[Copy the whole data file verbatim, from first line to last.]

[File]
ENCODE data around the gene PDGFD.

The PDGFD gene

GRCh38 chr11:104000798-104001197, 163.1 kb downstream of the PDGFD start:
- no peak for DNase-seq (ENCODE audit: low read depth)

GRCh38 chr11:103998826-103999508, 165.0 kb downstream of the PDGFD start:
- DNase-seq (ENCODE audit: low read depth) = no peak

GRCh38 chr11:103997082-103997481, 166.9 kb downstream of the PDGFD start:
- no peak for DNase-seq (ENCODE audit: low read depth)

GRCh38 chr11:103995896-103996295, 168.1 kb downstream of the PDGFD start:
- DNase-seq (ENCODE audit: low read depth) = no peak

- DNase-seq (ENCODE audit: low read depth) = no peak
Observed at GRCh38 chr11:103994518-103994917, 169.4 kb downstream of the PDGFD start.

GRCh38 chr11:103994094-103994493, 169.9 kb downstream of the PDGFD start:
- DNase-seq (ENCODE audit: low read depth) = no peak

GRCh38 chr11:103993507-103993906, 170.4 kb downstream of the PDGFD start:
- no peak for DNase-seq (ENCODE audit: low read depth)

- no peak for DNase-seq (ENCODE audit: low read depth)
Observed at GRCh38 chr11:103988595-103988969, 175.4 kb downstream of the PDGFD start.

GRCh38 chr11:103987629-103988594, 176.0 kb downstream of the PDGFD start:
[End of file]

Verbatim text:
ENCODE data around the gene PDGFD.

The PDGFD gene

GRCh38 chr11:104000798-104001197, 163.1 kb downstream of the PDGFD start:
- no peak for DNase-seq (ENCODE audit: low read depth)

GRCh38 chr11:103998826-103999508, 165.0 kb downstream of the PDGFD start:
- DNase-seq (ENCODE audit: low read depth) = no peak

GRCh38 chr11:103997082-103997481, 166.9 kb downstream of the PDGFD start:
- no peak for DNase-seq (ENCODE audit: low read depth)

GRCh38 chr11:103995896-103996295, 168.1 kb downstream of the PDGFD start:
- DNase-seq (ENCODE audit: low read depth) = no peak

- DNase-seq (ENCODE audit: low read depth) = no peak
Observed at GRCh38 chr11:103994518-103994917, 169.4 kb downstream of the PDGFD start.

GRCh38 chr11:103994094-103994493, 169.9 kb downstream of the PDGFD start:
- DNase-seq (ENCODE audit: low read depth) = no peak

GRCh38 chr11:103993507-103993906, 170.4 kb downstream of the PDGFD start:
- no peak for DNase-seq (ENCODE audit: low read depth)

- no peak for DNase-seq (ENCODE audit: low read depth)
Observed at GRCh38 chr11:103988595-103988969, 175.4 kb downstream of the PDGFD start.

GRCh38 chr11:103987629-103988594, 176.0 kb downstream of the PDGFD start: